East Africa floods: ‘This is the worst I’ve ever come across in my career’

East Africa floods: ‘This is the worst I’ve ever come across in my career’
30 April 2024

By the Climate Centre

The Secretary General of the Kenya Red Cross, Ahmed Idris, has said Kenya, Tanzania and other African countries are “bearing the brunt” of climate-related extreme-weather events like the very intense rain that has been causing lethal floods in recent weeks.

Speaking to Sky News yesterday, he said heavy rain at this time of year – the local long-rains season – was not an isolated incident in itself, but recently “the intensity [of the rains] over a short period of time is causing the massive flooding.”

Mr Idris added that after 20 years of climate change, “We anticipate that the wet seasons will be getting wetter and the dry seasons and hot seasons getting hotter.”  

As of Sunday, more than 19,000 Kenyan households have been displaced, with Tana River the worst affected county, the KRC said in its latest update; the National Society had rescued 450 people, distributed nearly 3,000 emergency-shelter kits, and shared 35 million early-warning text messages, among many other interventions.

Tana River resident Hawa Ibrahim told a KRC camera crew that she and her children had fled the rising waters with just what they could carry after four days of intense rainfall; her village was inundated on the fifth day. They were now sheltering in one of more than 50 makeshift camps in the county, but without basic facilities or a safe water supply.

In one of the most lethal incidents, scores of people are reported to have died near Mai Mahiu town 60km from Nairobi when a culvert under a railway line became blocked by debris leading to a flash flood.

‘The floods of 2023 and 2024 exacerbate the humanitarian crisis as parts of Kenya emerge from the worst drought in four decades’

KRC Emergency Response Manager Anthony Muchiri told the BBC that the death toll there had risen to 50: “This is the worst I’ve ever come across in my career,” he said, adding that even the foundations of people’s houses in the villages were swept away in the sudden torrent after water spilled over the track.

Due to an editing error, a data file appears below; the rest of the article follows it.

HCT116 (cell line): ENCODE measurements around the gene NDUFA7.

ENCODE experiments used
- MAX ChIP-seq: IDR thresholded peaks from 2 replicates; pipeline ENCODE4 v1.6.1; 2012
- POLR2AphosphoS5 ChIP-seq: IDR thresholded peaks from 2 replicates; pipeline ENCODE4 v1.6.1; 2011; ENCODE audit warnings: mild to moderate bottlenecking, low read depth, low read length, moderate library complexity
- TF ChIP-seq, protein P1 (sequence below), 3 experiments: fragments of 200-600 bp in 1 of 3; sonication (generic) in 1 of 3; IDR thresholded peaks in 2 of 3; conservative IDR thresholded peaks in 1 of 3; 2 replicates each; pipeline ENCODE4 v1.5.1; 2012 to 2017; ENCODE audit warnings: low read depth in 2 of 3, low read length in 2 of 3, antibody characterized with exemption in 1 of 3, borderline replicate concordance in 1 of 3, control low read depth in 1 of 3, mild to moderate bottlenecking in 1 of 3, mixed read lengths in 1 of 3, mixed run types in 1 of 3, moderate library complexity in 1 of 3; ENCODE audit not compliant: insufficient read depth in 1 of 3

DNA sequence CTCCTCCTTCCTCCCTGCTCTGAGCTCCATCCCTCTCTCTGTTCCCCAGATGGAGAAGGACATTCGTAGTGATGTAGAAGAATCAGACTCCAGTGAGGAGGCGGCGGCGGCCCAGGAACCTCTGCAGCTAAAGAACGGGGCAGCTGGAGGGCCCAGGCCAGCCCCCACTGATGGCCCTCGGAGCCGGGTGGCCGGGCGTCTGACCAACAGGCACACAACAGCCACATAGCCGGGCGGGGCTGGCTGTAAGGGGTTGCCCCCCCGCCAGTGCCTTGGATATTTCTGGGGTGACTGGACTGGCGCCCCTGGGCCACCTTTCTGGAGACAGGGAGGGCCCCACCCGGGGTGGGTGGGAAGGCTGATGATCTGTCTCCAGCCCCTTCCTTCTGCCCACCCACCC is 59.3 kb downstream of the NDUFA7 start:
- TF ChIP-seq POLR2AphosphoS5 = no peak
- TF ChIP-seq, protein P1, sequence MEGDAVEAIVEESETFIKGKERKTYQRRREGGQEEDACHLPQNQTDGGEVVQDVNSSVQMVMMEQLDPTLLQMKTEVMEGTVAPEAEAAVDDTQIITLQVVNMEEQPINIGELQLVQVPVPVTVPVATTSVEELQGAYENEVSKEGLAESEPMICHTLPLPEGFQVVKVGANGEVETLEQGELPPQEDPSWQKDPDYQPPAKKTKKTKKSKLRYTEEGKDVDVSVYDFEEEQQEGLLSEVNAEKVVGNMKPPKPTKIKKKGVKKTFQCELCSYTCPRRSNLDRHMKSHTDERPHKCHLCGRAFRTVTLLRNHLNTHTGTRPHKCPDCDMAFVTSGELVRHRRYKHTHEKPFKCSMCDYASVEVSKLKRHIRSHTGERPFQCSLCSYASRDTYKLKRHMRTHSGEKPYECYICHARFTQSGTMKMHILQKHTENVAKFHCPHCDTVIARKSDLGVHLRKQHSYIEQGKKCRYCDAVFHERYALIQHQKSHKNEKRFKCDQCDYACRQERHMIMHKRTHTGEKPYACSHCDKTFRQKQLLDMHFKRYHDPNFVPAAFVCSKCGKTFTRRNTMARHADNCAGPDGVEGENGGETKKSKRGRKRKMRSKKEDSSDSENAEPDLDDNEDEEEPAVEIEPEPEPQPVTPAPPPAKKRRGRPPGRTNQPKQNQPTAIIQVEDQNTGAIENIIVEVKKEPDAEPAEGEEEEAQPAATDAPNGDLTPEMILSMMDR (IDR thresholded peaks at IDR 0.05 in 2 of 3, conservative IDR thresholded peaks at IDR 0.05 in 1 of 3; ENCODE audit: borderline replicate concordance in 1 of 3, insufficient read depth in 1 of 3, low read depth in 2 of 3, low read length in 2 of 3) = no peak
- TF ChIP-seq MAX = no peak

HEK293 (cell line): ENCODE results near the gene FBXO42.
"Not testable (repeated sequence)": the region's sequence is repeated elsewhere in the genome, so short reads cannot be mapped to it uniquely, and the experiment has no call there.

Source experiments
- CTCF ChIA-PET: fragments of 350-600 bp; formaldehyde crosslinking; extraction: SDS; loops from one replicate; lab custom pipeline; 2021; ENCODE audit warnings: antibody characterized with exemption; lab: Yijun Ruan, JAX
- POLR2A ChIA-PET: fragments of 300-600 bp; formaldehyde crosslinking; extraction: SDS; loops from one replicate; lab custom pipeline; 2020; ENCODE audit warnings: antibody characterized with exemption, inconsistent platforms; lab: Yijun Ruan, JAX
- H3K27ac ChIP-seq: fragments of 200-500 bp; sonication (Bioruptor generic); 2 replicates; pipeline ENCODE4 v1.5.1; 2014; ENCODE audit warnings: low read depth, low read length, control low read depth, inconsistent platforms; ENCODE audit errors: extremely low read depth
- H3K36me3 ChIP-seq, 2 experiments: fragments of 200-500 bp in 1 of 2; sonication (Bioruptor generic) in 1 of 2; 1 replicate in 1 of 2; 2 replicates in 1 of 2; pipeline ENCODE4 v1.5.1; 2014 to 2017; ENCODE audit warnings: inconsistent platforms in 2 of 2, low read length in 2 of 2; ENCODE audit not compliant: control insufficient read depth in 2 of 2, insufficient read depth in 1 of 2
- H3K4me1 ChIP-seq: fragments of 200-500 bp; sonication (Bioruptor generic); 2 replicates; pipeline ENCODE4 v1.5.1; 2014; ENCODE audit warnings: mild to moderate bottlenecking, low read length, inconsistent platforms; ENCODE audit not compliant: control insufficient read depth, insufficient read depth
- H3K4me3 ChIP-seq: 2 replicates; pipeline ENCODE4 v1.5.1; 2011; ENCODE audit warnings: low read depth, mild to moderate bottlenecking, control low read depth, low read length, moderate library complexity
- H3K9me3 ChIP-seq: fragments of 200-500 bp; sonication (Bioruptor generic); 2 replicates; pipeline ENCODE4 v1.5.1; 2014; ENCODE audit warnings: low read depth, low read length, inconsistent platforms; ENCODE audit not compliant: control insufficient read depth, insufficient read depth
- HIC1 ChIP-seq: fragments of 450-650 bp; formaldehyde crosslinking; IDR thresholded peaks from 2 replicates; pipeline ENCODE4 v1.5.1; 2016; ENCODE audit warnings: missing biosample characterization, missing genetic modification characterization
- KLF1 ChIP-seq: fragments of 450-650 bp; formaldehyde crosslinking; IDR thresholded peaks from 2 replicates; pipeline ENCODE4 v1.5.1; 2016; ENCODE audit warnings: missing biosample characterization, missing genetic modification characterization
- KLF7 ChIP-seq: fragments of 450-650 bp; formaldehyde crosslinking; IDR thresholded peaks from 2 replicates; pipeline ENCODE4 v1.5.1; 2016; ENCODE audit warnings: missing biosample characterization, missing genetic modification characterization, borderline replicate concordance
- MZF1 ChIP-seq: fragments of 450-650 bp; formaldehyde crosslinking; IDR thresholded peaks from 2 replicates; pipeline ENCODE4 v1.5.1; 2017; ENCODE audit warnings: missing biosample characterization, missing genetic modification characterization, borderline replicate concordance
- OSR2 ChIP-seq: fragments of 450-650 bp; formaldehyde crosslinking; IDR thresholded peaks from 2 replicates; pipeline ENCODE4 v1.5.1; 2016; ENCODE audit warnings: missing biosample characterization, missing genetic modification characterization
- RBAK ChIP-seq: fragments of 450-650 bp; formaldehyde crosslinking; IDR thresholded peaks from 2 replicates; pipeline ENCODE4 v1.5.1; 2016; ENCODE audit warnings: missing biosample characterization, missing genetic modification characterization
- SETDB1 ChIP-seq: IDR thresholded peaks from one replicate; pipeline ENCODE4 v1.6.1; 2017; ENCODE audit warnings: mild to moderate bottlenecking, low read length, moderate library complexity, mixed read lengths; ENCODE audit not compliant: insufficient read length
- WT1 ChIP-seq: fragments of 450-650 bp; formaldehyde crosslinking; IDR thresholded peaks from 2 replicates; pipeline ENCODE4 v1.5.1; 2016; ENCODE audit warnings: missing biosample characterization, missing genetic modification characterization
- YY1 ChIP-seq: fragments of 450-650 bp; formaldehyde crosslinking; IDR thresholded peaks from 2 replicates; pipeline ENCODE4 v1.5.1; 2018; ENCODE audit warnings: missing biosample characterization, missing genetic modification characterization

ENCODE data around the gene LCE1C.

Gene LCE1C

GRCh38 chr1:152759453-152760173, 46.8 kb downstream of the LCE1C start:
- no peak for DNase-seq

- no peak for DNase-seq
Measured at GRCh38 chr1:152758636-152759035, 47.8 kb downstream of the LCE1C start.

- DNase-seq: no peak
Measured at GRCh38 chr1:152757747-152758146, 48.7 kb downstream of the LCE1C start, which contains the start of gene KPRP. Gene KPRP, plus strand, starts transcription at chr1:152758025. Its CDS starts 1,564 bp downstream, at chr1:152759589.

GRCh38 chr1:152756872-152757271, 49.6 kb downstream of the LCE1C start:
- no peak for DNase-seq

In a report today, the KRC said 76 people are now reported missing by its tracing desk while 110 had been rescued.

The ICRC Nairobi regional delegation sent its “deepest condolences to the people of Mai Mahiu and everyone enduring the devastating impact of the floods”.

Other people attempting to move around during flash floods in south-east Kenya especially escaped after only very dramatic rescues by emergency services.

IFRC Secretary General Jagan Chapagain said on X/Twitter on Sunday that the situation in Kenya demanded “immediate humanitarian assistance”.

Since November, a combination first of heavy rain related to El Niño and then seasonal rains intensified by the warmer atmosphere had “triggered devastating floods and river overflows, causing more than 100 deaths and widespread damage.”

Climate Centre science lead Liz Stephens said today: “Climate scientists have warned for many years about the projected increase in this kind of heavy rainfall.

“The international community and donors needs to come together to make sure countries such as Kenya, Tanzania and Burundi – facing the latest episode – have the resources they need to support the comprehensive management of flood-risk needed to be resilient to these growing dangers.”

The IFRC’s emergency appeal for Kenya flood response, launched in late November and supported by an initial IFRC-DREF grant of 750,000 Swiss francs, seeks 18 million CHF but is currently only 16 per cent covered.

Opposite extremes

The KRC first activated its early action protocol for floods earlier in the month, as did the Uganda Red Cross Society.

Heavy rains were also affecting (alphabetically) Ethiopia, Somalia, South Sudan, Tanzania and Uganda, “necessitating a major humanitarian response”, the IFRC said at the time.

Broadly speaking, different African National Societies have been facing both opposite extremes aggravated by El Niño and alternating extremes in the same place.

“The floods of 2023 and these 2024 floods are exacerbating the humanitarian crisis as parts of [Kenya] have just emerged from the worst drought in four decades, which has left millions of people hungry,” last week’s operational update from the IFRC in Nairobi said.

“Lack of income, high commodity prices, and depleted livelihoods caused by five consecutive dry-seasons is expected to continue driving food insecurity in these regions.

“The drought coupled with these rains underscores the climate change challenges that Kenya and other countries in the Horn of Africa are grappling with.”

Eighteen people – 11 adults and seven children, the boy in the photo among them – were rescued last Wednesday by a Kenya Red Cross response team in the Mathare district of Nairobi after being cut off by floodwater. (Photo: KRCV via social media)